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Tom Petty and the Heartbreakers’ star trip
By Lloyd Sachs
Rolling Stone #325 — September 4, 1980
Tom Petty and the Heartbreakers | Poplar Creek Music Theatre | Hoffman Estates, Illinois | June 18, 1980
Illuminated by a steady white spotlight, Tom Petty’s lean, chiseled face and shiny blond hair took on an almost angelic quality at Poplar Creek, the immaculate new open-air amphitheatre near Chicago. That image certainly jived with the adoring reception he got from the throng of fans in attendance: simply stated, not only did Petty and the Heartbreakers not have to prove it all night, they didn’t really have to prove it at all.
From the opening chords of “Shadow of a Doubt,” this performance was a classic star-turn, with enough faithfully recreated album hits to satisfy audience expectations, enough heels-against-ass leaps and Roadrunner scampers along the edge of the stage to keep the crowd fired up and enough mock theatrics to charm them. In comparison to the quasi-punk wise-guy antics Petty once brought to his concerts, the relative smoothless and shrewd control that now mark his shows are something of an improvement. But the charge hasn’t cut down much of the distance he maintains between himself and his followers. Referring to his second album, You’re Gonna Get It, Petty once remarked that it sounded “like there was a sheet of glass between us and whoeever we were singing to.” That appraisal also applied to the Poplar Creek show.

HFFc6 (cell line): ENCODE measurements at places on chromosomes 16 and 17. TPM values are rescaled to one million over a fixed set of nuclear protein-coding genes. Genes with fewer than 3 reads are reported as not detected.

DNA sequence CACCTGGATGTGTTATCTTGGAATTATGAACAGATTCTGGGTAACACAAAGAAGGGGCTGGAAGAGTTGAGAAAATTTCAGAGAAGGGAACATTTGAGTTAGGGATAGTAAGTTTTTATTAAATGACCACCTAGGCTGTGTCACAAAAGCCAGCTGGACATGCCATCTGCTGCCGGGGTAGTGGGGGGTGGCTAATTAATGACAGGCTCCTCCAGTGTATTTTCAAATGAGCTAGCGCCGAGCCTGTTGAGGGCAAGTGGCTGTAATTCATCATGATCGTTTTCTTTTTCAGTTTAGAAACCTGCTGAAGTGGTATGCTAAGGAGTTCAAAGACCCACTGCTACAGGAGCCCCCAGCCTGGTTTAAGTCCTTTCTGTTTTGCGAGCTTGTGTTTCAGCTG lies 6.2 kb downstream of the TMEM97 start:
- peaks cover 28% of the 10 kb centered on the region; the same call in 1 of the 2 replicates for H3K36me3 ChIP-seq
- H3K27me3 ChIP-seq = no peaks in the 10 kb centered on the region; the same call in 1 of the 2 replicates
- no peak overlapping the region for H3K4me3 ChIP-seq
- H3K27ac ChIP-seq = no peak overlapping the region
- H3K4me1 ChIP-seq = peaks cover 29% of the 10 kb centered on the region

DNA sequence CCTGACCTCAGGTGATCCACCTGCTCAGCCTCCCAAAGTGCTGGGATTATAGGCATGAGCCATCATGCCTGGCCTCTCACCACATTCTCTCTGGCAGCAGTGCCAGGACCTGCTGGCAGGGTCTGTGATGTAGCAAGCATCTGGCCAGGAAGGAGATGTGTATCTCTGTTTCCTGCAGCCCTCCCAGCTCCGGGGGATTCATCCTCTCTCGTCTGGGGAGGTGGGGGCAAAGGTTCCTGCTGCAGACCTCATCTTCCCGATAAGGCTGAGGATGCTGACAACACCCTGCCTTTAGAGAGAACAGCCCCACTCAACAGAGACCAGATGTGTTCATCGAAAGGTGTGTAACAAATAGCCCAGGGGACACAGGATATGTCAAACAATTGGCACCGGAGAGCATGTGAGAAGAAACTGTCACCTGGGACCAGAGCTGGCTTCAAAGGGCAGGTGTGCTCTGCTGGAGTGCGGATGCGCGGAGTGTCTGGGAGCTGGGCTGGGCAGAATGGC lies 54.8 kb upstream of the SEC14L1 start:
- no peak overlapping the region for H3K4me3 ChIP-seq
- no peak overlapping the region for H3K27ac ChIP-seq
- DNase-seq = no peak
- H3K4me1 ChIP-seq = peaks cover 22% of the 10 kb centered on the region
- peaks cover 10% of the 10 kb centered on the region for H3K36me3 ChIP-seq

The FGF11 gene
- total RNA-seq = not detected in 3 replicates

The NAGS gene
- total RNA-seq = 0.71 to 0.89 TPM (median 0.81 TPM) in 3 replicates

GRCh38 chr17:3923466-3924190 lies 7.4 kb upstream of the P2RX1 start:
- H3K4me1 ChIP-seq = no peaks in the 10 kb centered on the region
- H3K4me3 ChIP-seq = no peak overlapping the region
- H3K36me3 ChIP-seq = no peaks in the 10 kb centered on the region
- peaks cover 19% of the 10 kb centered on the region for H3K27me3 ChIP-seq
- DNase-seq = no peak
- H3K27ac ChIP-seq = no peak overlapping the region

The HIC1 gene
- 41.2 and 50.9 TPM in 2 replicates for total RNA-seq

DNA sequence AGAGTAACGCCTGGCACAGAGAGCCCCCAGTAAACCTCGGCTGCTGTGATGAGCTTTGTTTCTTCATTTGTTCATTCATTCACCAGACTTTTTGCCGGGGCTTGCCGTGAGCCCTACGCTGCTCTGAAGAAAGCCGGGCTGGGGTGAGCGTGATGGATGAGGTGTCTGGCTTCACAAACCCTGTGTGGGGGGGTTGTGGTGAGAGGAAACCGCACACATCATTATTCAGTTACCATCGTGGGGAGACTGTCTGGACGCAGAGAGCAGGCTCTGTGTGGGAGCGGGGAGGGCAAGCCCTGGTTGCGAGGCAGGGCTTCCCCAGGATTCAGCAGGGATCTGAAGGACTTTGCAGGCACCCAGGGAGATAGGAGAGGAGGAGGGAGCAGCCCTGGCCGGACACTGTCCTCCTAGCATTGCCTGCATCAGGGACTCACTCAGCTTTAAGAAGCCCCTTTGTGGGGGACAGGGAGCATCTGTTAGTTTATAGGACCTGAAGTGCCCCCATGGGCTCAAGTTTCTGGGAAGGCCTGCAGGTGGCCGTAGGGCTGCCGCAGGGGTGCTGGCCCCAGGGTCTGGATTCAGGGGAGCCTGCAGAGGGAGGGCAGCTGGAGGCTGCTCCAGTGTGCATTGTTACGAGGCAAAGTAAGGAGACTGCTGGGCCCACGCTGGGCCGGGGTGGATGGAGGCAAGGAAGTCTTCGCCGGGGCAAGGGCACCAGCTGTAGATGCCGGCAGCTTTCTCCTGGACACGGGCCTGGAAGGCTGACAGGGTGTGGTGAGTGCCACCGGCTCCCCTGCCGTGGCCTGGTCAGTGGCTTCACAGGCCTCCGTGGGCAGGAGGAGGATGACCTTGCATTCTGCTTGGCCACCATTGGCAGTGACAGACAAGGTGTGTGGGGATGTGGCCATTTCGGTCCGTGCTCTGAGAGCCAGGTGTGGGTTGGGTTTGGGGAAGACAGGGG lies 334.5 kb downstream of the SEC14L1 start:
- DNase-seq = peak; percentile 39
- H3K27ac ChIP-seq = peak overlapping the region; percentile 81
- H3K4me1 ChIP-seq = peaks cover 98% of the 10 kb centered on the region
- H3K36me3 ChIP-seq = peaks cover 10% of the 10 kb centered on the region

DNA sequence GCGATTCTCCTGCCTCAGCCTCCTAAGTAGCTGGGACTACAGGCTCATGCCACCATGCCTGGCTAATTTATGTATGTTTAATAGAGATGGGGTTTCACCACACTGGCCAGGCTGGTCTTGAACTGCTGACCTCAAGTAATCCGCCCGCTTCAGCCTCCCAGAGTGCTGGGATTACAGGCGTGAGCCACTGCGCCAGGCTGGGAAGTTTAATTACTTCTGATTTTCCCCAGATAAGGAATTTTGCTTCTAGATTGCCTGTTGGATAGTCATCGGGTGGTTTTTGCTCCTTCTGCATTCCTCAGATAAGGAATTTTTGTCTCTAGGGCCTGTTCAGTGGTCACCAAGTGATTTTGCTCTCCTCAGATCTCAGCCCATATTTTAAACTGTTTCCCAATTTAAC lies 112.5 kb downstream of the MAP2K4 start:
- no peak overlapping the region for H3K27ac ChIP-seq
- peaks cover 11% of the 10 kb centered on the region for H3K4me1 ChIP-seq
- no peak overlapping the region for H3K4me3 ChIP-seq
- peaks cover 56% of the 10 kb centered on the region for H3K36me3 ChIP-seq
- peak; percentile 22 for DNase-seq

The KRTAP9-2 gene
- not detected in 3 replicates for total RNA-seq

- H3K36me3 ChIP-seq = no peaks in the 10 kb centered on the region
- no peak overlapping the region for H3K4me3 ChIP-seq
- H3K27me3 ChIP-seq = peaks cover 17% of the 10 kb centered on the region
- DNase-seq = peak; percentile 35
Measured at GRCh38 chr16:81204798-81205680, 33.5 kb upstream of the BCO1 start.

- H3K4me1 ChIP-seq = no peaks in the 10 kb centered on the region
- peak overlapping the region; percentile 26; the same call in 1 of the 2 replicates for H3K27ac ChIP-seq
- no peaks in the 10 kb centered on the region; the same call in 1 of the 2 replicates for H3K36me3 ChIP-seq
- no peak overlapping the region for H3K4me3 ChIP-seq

With the exception of a fairly uninteresting new ballad, “The Best of Everything,” and one or two other songs, this was the same set the band played on their winter tour. During their last visit to Chicago, Petty coaxed a soaring, electric performance out of the Heartbreakers, Guitarist Mike Campbell’s clean, cutting leads mixed with Benmont Tench’s street-tough organ work to make such old warhorses as “American Girl” and “Breakdown” sound vibrantly new. And Petty’s singing was so urgent he hardly seemed to come up for air.
This time, though, that kind of intensity didn’t arrive until the tail end of the show, when a spiried “Shout” brought things to life. Petty has a tendency to drag that R&B classic out too much, but on this occasion he kept it crisp and sweet. Then the band really cut loose, ripping through encores of “Strangered in the Night” and “Century City” with a playfulness that kept one from dwelling on how Sixties-derivative much of the Heartbreakers’ music is.
One of the evening’s highlights was the way in which Petty and Campbell traded licks from opposite ends of the stage: facing each other in the best of spirits, they endtered into a brief musical communion that transcended everything that had preceded it. Freed for a moment from thje star-making (and sustaining) machinery, Petty actually seemed to be having a good time.